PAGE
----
Camacho of BMC Software believes that the desired level of seamlessness starts with the need to scale the backend efficiently, so as to be able to handle growing complexity of data and IT infrastructure: “We also see a lot of customers leveraging AI and AI operations, to be able to have a more robust, scalable, non-human way of enabling the front end to work perfectly, without downtime,” she says. “We provide everything around intelligence, automation and remediation, and we work with our customers around AI ops.”

Parmar of TATA Communications concludes with the non-technical view that the customer journey needs to start internally, within an organization: “You need to first have a better way of measuring the employee experience,” he believes. “A happy and engaged employee results in an improved customer service, higher productivity, lower staff turnover and better financial outcomes for the organization. Happiness is contagious. If customer agents are happy, customers will always get a good experience.”

The next priority, he suggests, is being able to map the customer journey, identifying the pain points and areas of improvement, using this as the basis for automation and AI-driven tools and initiatives: “The final stage is involving customers in the process,” he says. “It’s easy to forget to use feedback from the customer. Soliciting feedback from customers should be behind automation and AI implementation decisions, helping to provide CX that really meets their expectations.”

By Guy Matthews, Editor-in-Chief

Analyst Chair: Sudhir Rajagopal, Research Director, Future of Customer Experience, IDC
Eduarda Camacho, Senior Vice President, Customer Success & Chief Customer Officer, BMC Software
Jason Purvor, Data Centre Transformation and Mass Migration Lead, Google Cloud
Nick Parmar, Global Vice President of Collaboration Services & Business Unit Head, TATA Communications

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Book of the Month*

The Serendipity Mindset: The Art and Science of Creating Good Luck

By Dr Christian Busch
Serendipity is an aptitude for making desirable discoveries by accident. To other people it looks like “good luck”, but it is more the ability to recognise and seize an opportunity, rather than have good fortune thrust upon one. Finding a wallet stuffed with money on the conference room floor is good luck, whereas holding it up and asking if anyone has lost their wallet might be the beginning of a valuable friendship – that would be serendipity.

Chance encounters, or strokes of fortune, feature in countless stories of business success. This book looks beneath the surface, reveals and teaches the mindset that can transform pure chance into opportunity. The author is director of the Global Economy Program at New York University’s Center for Global Affairs, and a lecturer at the London School of Economics.

Serendipity is an aptitude for making desirable discoveries by accident. To other people it looks like “good luck”, but it is more the ability to recognise and seize an opportunity, rather than have good fortune thrust upon one. Finding a wallet stuffed with money on the conference room floor is good luck, whereas holding it up and asking if anyone has lost their wallet might be the beginning of a valuable friendship – that would be serendipity.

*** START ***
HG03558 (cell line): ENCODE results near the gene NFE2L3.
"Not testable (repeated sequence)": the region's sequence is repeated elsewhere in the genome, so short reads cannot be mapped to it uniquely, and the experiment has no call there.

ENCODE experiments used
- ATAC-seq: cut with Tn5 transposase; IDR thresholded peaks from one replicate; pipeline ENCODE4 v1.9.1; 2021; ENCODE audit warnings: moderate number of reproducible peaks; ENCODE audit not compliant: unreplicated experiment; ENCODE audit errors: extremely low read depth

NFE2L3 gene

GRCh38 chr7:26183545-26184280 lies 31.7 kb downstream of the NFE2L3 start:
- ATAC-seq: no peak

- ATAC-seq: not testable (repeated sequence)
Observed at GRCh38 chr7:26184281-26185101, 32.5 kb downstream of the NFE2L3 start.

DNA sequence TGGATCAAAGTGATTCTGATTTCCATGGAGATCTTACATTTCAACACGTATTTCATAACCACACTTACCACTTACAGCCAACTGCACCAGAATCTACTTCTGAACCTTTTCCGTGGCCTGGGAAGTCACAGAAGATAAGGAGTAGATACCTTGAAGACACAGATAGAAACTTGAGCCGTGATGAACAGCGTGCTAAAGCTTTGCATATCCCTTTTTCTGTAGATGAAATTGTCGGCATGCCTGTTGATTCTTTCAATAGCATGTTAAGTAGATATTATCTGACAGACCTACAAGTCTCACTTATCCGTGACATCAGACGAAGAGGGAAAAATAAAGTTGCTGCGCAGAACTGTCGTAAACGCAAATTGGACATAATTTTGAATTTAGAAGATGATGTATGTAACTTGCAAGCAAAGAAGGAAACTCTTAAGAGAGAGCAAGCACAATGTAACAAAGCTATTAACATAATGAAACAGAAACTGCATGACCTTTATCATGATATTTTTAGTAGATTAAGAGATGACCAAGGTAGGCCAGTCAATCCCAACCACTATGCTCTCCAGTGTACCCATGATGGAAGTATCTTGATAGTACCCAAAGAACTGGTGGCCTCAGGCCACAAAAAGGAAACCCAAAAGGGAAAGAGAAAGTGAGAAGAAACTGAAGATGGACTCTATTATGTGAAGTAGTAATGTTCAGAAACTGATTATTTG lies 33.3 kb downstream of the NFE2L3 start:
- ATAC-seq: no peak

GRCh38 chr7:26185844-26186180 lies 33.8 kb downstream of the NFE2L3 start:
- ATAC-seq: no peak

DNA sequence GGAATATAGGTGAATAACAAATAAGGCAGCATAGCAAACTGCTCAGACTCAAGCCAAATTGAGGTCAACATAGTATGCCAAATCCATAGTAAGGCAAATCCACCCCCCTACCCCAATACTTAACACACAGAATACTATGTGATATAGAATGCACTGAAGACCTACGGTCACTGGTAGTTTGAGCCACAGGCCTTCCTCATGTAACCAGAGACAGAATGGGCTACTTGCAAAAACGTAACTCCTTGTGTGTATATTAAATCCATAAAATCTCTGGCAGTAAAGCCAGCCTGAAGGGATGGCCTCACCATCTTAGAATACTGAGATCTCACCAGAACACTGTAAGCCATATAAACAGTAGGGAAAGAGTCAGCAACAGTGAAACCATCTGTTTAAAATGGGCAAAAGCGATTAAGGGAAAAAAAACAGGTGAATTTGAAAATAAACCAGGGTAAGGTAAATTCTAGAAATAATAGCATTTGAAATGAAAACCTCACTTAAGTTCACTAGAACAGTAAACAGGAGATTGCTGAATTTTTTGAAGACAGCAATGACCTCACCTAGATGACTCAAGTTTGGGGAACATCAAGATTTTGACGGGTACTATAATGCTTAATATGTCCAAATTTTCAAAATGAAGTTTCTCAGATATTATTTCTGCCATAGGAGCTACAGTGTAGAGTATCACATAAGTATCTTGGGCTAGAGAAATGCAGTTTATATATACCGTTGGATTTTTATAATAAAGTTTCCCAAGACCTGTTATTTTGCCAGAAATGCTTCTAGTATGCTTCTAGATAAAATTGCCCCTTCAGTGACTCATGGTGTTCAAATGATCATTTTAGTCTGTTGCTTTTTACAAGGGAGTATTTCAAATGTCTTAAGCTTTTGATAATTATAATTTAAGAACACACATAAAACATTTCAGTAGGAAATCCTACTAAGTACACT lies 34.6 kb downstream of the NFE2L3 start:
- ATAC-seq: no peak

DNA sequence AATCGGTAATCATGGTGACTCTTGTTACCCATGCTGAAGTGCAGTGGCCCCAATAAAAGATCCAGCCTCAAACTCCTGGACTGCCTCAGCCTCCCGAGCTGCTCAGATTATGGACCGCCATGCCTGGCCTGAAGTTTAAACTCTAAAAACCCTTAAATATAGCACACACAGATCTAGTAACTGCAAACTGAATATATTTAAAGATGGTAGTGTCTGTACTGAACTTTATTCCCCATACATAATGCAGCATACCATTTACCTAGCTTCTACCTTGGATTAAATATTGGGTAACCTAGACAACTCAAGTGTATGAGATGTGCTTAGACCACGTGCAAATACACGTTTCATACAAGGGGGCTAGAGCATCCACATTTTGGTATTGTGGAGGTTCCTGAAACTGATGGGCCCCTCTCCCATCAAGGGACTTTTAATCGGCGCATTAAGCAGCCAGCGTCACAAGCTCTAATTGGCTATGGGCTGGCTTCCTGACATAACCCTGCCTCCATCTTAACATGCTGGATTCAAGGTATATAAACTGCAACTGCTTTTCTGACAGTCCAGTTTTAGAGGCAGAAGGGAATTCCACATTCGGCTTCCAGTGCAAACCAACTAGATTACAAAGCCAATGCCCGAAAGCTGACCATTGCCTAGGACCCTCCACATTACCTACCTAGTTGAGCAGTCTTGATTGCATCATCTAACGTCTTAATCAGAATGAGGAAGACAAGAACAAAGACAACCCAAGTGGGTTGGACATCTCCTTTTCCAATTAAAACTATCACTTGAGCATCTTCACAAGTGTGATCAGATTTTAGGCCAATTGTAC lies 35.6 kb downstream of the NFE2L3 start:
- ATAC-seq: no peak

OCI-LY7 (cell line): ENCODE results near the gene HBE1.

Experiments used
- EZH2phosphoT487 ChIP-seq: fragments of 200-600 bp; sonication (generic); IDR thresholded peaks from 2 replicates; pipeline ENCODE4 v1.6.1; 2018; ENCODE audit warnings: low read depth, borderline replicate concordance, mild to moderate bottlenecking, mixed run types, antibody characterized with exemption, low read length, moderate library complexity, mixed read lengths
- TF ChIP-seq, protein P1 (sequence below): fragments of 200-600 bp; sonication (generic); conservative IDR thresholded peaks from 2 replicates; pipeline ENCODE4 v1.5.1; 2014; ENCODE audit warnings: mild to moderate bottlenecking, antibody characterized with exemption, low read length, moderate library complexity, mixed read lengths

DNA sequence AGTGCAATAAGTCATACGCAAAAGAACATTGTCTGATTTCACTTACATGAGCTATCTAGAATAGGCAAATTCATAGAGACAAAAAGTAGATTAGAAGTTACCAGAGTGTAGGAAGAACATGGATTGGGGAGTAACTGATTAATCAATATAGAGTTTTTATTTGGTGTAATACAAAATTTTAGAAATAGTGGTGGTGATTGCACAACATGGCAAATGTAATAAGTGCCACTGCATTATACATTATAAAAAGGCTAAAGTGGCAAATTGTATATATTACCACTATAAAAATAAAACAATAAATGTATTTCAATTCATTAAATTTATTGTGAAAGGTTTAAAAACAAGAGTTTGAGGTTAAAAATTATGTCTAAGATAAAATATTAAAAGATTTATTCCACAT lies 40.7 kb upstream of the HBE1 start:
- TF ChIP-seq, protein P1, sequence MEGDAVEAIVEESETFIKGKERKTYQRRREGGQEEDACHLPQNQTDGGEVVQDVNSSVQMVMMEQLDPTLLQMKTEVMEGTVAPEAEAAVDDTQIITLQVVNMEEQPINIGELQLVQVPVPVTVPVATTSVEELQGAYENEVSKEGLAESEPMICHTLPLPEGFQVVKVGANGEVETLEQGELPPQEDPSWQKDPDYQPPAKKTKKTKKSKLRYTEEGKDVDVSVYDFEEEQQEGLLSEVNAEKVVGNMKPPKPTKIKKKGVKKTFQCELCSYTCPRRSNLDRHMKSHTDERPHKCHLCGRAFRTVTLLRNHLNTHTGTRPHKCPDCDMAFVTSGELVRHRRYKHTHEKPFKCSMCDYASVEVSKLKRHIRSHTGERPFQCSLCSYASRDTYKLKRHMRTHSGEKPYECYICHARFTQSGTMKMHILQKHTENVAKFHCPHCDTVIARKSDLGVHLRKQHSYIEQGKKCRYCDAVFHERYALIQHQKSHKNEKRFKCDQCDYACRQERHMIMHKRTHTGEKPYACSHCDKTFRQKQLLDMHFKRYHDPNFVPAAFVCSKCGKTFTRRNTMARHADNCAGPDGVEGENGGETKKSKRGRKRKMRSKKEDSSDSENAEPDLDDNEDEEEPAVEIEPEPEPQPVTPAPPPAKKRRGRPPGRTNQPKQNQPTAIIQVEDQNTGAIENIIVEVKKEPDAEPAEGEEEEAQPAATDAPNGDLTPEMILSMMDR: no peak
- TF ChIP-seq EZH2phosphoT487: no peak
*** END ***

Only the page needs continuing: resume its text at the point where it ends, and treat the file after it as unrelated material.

The author says “This is a book about the interactions of coincidence, human ambition and imagination”. In the above example: finding the wallet is the coincidence; ambition is the desire to make something of the discovery; add imagination and you open up a whole menu of possibilities: from spending spree to earning a reputation for honesty – or even making a wealthy friend.

Business is typically forged on human ambition and imagination, but early success often feeds an appetite for control – and “control freaks” can be blind to the opportunities thrown up by the unexpected. They only see chance events as distractions. If plans go awry, they may blame the failure on “bad luck” rather than admit their own inflexible attitude.

The author himself admits to being “a German who is used to planning” and prone to feel anxious when something unexpected happens. That makes him an ideal teacher, because he has worked hard to discover and analyse the mindset that enables one to “connect the dots” and cultivate serendipity. He presents a goldmine of examples from science, business and life where an apparent mishap or failure lead to a breakthrough.

Indeed, studies suggest that around 50% of major scientific breakthroughs emerge as the result of accidents or coincidences. A well-known example is Alexander Fleming’s discovery of penicillin, launching the whole field of antibiotics. Other examples include X-rays, nylon, microwave ovens, rubber, Velcro, Viagra and Post-it Notes – where would we be without these!

The book goes beyond the ability to recognise and respond to opportunities in chaos, but the subtitle – The Art and Science of Creating Good Luck – is actually a bit misleading. True, he does show ways to develop better fortune, but it would be better to call it “inviting” or “encouraging” good luck. For example, he suggests better ways to start a conversation with a stranger – ways that will make it more likely to lead to chance connections or shared interests.

The publishers may have chosen the word “creating” to make the book appeal to the human desire to control – for control freaks are exactly the readership that would benefit the most from this book’s wisdom and practical advice.

For the rest of us, it offers a great way to rediscover the sense of play that is so important in life – and too often lost in business.


“Following the success of The Serendipity Mindset hardback, a paperback edition has also now been launched under the title “Connect the Dots”.